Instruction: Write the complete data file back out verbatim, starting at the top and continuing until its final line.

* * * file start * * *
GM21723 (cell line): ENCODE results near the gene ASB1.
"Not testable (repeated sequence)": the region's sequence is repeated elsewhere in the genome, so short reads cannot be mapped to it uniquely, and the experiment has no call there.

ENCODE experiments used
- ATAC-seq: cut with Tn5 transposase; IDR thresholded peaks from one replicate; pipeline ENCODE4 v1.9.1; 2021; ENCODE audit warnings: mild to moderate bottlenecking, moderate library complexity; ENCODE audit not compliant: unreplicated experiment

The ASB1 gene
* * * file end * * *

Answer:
GM21723 (cell line): ENCODE results near the gene ASB1.
"Not testable (repeated sequence)": the region's sequence is repeated elsewhere in the genome, so short reads cannot be mapped to it uniquely, and the experiment has no call there.

ENCODE experiments used
- ATAC-seq: cut with Tn5 transposase; IDR thresholded peaks from one replicate; pipeline ENCODE4 v1.9.1; 2021; ENCODE audit warnings: mild to moderate bottlenecking, moderate library complexity; ENCODE audit not compliant: unreplicated experiment

The ASB1 gene